Equinox (celestial coordinates): Difference between revisions

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In the case of orbital elements for objects within the [[Solar System]], only a few of the classical orbital elements are affected by a switch of equinox: the [[longitude of the ascending node]] and (to a much lesser extent) the [[orbital inclination|inclination]]. If another set of orbital elements are used, such as the position and velocity vectors for a particular epoch, all components can be affected by a switch of equinox.{{Citation needed|reason=Your explanation here|date=December 2018}}
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The currently used standard equinox and epoch is J2000.0, which is January 1, 2000 at 12:00 [[Terrestrial Time|TT]]. The prefix "J" indicates that it is a Julian epoch. The previous standard equinox and epoch was B1950.0, with the prefix "B" indicating it was a Besselian epoch. Before 1984 Besselian equinoxes and epochs were used. Since that time Julian equinoxes and epochs have been used.<ref name="Equinoccicc">{{cite book |url=https://books.google.com/?id=WDjJIww337EC&pg=PA20&lpg=PA20&dq=julian+epoch+equinox |title=Astronomy on the Personal Computer, p. 20 |accessdate=JulyJanuary 1323, 20072019 |isbn=9783540672210 |last1=Montenbruck |first1=Oliver |last2=Pfleger |first2=Thomas |date=2009-03-232005 | edition =corrected 3rd printing of 4th }}</ref>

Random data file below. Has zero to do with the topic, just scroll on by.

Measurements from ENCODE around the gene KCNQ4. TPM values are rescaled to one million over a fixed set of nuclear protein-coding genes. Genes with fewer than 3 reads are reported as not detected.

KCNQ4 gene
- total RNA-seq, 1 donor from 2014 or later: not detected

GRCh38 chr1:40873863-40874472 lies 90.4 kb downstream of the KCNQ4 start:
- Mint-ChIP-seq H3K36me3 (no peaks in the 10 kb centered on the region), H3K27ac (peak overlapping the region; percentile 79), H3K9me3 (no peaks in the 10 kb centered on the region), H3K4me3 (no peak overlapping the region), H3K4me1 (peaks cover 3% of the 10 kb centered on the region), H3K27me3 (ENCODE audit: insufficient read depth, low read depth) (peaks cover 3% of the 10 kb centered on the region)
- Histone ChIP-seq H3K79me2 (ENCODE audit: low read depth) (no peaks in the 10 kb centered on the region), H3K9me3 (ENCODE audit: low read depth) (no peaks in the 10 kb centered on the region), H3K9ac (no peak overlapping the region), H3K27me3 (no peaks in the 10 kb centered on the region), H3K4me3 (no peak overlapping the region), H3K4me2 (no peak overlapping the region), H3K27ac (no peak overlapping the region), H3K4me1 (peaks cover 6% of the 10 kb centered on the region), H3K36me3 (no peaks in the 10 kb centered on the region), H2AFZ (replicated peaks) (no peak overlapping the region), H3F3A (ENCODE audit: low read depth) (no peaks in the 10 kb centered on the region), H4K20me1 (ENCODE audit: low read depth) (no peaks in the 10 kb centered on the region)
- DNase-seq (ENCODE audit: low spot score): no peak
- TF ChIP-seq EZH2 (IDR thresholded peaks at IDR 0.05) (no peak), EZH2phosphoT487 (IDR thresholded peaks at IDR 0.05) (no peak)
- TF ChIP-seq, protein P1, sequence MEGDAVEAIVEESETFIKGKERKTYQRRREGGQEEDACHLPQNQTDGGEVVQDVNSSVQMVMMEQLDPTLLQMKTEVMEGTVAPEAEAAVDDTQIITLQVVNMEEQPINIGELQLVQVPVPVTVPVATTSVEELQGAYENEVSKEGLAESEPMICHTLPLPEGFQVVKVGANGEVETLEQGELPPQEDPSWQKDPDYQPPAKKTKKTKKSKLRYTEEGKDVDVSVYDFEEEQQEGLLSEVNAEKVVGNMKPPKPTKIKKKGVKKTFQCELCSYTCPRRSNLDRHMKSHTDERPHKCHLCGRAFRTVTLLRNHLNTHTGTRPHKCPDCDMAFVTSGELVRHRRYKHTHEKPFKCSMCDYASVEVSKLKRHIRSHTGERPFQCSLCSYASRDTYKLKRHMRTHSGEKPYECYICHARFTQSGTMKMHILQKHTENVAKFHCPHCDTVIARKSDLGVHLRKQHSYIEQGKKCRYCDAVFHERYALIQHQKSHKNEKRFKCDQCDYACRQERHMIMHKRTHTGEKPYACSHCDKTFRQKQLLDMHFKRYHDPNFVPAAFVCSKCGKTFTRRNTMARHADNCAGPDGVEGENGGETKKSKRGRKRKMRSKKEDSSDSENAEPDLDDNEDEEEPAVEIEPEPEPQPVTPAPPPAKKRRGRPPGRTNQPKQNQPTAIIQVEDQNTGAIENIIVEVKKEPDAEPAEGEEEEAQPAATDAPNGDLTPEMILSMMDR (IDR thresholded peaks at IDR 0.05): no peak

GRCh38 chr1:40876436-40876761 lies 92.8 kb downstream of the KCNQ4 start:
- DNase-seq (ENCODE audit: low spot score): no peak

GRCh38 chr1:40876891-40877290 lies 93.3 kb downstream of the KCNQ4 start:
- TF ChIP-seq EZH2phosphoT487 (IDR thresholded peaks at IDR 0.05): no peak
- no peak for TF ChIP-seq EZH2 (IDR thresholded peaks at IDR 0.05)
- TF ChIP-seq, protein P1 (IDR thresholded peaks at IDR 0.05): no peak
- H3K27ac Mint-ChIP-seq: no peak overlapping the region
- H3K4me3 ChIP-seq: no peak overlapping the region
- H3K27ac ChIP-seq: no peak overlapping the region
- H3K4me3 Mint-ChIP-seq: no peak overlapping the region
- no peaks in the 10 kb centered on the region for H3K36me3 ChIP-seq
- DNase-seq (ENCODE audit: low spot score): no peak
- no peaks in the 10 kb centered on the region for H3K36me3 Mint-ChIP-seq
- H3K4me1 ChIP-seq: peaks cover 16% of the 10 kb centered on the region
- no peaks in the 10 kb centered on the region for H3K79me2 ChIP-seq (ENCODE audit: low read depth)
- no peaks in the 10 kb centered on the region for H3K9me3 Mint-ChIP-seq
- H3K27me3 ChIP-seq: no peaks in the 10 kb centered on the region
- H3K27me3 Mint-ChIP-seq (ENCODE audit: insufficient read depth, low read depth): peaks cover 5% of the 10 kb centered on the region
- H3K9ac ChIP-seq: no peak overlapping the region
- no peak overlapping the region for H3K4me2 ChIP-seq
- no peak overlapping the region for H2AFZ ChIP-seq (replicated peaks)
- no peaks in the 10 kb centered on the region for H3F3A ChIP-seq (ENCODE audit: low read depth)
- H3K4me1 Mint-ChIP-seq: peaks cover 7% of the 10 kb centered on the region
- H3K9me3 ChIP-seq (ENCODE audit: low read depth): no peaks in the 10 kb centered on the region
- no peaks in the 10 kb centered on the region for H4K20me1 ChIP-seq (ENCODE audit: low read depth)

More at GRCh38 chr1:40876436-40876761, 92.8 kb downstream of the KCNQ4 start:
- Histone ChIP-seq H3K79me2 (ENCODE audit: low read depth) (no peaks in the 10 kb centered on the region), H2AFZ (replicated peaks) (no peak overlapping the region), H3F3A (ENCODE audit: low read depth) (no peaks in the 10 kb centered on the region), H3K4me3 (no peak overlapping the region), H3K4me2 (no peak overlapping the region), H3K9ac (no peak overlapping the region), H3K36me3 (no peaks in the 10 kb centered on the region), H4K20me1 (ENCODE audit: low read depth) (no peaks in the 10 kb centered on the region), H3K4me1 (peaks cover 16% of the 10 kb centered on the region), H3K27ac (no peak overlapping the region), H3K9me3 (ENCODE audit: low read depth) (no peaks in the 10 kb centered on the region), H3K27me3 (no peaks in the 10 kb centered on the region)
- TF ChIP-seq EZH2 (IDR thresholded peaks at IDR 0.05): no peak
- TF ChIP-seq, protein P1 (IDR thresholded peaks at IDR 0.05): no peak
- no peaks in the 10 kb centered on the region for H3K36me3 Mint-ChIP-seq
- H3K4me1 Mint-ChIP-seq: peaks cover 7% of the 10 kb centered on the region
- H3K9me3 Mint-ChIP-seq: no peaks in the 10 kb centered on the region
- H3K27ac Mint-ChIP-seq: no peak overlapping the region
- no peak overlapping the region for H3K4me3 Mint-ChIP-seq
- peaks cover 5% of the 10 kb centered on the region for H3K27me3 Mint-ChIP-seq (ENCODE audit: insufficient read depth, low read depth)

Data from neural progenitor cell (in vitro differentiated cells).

== Motion of the equinox ==